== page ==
Anatomy of an Exam Project
Creating a Digital Self Portrait

Anatomy of an Exam Project <br>Creating a Digital Self Portrait

Exploring identity, which is the real work of adolescence, has always been a major aspect of Milton’s arts programs. Articulating and validating identity was a particularly fraught process for the teenagers at Milton during this past year’s election and post-election environment. Its importance as a shared endeavor across campus only grew as the months evolved.

Nicole Darling, Milton Class of 1997, teaches Technology | Media+Design in the visual arts department. The exam project that Nicole developed for her class asked students to render a visual sense of self, relying on some newly acquired technological skills (January 2017). “There were four pieces in terms of their methodology review,” Nicole says, “but the task was to create a self-portrait that conveys emotion, that explores one aspect of their identity and how they see themselves in the world. In doing so, they’d necessarily return to ideas iterated in other formats, and build on the skills they’d gained to create something new.”

The project started with a straight photo: Take a portrait that shows command of particular aspects of the DSLR (digital camera). Frame the photo and select the strongest image using a software program called Bridge. Edit the photo image roughly in Photoshop, and import it into Illustrator. Use the tools in Illustrator to create the full piece.

Color was one of the strongest features in their portraits, Nicole explains, because they were composed of geometric shapes filled with single colors. “We dealt a lot with color, and earlier on in that semester, we had a color blog. The students were able to return to color and consider its impact and function in this project.”

Using a tool called Eyedropper in Photoshop, students created color palettes based on their photos. They could create a background any way they wanted, and several students chose color as a way of accenting and reinforcing their expressions (captured in the DSLR). Making decisions about the background reflected a whole other level of creativity. How would the image interact with the background? Ultimately, what Nicole wanted to see students achieve was an excellent integration of figure, graphic or text and background—“how all those things came together and worked.”

Zoe Camaya’s work (Class II) is a particularly successful execution of the challenges Nicole incorporated into the self-portrait. Zoe was patient and demanding during the first phase—working with the DSLR to capture the image and emotion she wanted. She surrounded her image with William Ernest Henley’s bold lines from his poem “Invictus”—“I am the master of my fate. I am the captain of my soul,” lines with particular contemporary relevance. Zoe searched online for the brushes that would render the effect she wanted with her calligraphy. In Illustrator, she fulfilled her vision: like hovering, smoky ephemera—those words set up a stark tension with the fear and uncertainty evident in her face.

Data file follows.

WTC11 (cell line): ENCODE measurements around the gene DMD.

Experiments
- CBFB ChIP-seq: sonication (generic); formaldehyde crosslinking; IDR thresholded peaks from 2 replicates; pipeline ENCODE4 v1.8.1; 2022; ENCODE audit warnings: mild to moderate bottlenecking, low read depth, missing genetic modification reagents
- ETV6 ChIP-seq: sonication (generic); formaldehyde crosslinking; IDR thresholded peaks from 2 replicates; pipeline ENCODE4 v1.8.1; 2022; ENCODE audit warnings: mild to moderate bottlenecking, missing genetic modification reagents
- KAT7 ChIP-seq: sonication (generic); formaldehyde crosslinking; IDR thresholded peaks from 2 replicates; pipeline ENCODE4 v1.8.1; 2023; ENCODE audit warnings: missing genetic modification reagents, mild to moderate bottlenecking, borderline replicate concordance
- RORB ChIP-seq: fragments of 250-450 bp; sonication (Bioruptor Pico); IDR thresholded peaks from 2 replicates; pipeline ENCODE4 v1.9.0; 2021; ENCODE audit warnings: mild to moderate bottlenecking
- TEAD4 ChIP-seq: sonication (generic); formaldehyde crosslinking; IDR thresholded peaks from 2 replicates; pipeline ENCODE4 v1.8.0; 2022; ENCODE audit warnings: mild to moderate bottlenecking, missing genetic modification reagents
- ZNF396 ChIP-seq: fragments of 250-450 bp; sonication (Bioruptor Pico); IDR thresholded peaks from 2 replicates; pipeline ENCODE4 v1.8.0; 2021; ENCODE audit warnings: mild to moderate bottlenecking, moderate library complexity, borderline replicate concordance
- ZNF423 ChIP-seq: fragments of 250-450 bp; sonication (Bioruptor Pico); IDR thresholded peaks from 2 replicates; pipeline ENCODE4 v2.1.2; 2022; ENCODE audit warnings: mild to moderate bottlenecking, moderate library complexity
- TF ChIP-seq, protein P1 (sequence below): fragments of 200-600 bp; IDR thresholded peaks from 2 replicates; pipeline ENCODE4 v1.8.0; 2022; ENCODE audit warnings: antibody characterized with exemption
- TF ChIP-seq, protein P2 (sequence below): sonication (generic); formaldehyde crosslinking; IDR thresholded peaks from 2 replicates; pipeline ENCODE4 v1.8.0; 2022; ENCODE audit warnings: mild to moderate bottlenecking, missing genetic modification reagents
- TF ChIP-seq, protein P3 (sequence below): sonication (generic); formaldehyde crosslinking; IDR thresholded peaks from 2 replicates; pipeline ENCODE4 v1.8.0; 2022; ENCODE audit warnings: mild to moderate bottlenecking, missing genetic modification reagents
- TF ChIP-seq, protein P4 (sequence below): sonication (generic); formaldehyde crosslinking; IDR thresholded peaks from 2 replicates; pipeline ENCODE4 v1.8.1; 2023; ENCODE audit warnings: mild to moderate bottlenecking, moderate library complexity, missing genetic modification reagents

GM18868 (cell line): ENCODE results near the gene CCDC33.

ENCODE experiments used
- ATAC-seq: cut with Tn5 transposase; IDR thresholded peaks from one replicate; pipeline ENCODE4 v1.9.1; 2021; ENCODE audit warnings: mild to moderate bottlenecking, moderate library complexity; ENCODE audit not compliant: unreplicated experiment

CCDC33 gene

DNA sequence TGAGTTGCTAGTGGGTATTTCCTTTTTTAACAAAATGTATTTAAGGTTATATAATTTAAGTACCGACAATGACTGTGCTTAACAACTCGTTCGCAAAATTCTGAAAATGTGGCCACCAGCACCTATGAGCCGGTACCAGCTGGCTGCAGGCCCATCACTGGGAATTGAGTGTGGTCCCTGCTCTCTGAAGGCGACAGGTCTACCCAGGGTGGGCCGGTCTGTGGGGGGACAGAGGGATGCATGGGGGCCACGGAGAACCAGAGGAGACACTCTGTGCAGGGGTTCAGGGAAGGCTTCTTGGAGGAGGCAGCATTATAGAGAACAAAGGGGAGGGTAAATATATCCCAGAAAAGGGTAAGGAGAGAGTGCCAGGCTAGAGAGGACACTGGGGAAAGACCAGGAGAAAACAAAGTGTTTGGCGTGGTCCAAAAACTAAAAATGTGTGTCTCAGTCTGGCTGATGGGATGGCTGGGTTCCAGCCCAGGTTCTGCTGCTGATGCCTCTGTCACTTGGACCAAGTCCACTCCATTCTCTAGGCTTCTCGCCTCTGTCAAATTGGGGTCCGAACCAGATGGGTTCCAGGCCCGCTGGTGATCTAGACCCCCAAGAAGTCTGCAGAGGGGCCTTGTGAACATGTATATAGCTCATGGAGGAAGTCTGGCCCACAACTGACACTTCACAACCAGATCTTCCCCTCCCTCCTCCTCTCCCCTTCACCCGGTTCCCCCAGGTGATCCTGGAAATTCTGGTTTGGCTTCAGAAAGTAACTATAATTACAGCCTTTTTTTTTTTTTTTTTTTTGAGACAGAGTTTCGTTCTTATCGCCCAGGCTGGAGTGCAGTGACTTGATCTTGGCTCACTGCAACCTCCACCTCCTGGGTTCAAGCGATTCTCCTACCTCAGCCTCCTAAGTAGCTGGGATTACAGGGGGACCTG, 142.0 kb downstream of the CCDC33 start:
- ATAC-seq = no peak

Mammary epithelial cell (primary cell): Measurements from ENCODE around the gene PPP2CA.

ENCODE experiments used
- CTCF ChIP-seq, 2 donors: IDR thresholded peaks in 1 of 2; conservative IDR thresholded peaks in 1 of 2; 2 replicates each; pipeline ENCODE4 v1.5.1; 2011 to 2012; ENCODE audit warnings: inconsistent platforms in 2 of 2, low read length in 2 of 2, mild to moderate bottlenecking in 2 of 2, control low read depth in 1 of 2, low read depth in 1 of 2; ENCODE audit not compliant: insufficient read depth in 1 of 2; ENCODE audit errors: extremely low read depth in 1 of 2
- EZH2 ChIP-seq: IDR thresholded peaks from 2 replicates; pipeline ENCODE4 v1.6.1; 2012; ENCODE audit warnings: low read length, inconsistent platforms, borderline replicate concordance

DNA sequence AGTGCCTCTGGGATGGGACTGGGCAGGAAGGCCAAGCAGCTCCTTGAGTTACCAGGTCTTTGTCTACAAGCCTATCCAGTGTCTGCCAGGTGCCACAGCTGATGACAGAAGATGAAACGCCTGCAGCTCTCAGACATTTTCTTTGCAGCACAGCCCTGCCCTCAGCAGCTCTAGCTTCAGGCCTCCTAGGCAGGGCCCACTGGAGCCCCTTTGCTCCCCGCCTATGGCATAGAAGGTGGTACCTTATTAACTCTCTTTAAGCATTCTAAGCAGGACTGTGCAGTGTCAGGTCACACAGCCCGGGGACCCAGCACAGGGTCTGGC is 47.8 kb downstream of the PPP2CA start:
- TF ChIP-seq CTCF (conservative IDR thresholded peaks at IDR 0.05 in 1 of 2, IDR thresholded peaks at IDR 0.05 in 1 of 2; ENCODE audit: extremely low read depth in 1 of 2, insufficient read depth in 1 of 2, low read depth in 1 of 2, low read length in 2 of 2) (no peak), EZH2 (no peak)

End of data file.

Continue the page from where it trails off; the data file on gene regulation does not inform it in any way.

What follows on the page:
Learning basic principles and practices of design using contemporary and rising technologies is the subject matter of Nicole’s Technology | Media+Design course. Incorporating these technologies, evolving internet-based resources and basic design principles into Milton’s strong, traditional courses is a leading driver of innovation for the arts faculty. Visual arts department chair Ian Torney sees the connection between these newer capabilities and traditional artistic competencies as essential requirements for successful artists and entrepreneurs in today’s busy art and design environment.

by Cathleen Everett

The Food Issue

In this issue we celebrate the world of food. In putting it together, we visited alumni at farms as close as Mattapan and as far away as Downeast Maine. We spoke to chefs who’ve chosen diverse culinary paths and to alumni who, during challenging times, created a platform for sharing recipes and memories that are keeping them closer together. These stories help remind us that food nourishes not only the body but also the soul, keeping friends and families close. As the renowned food writer MFK Fisher wrote: “I think our three basic needs for food and security and love are so mixed and mingled and entwined that we cannot straightly think of one without the others.” The stories and individuals featured in this issue echo that sentiment.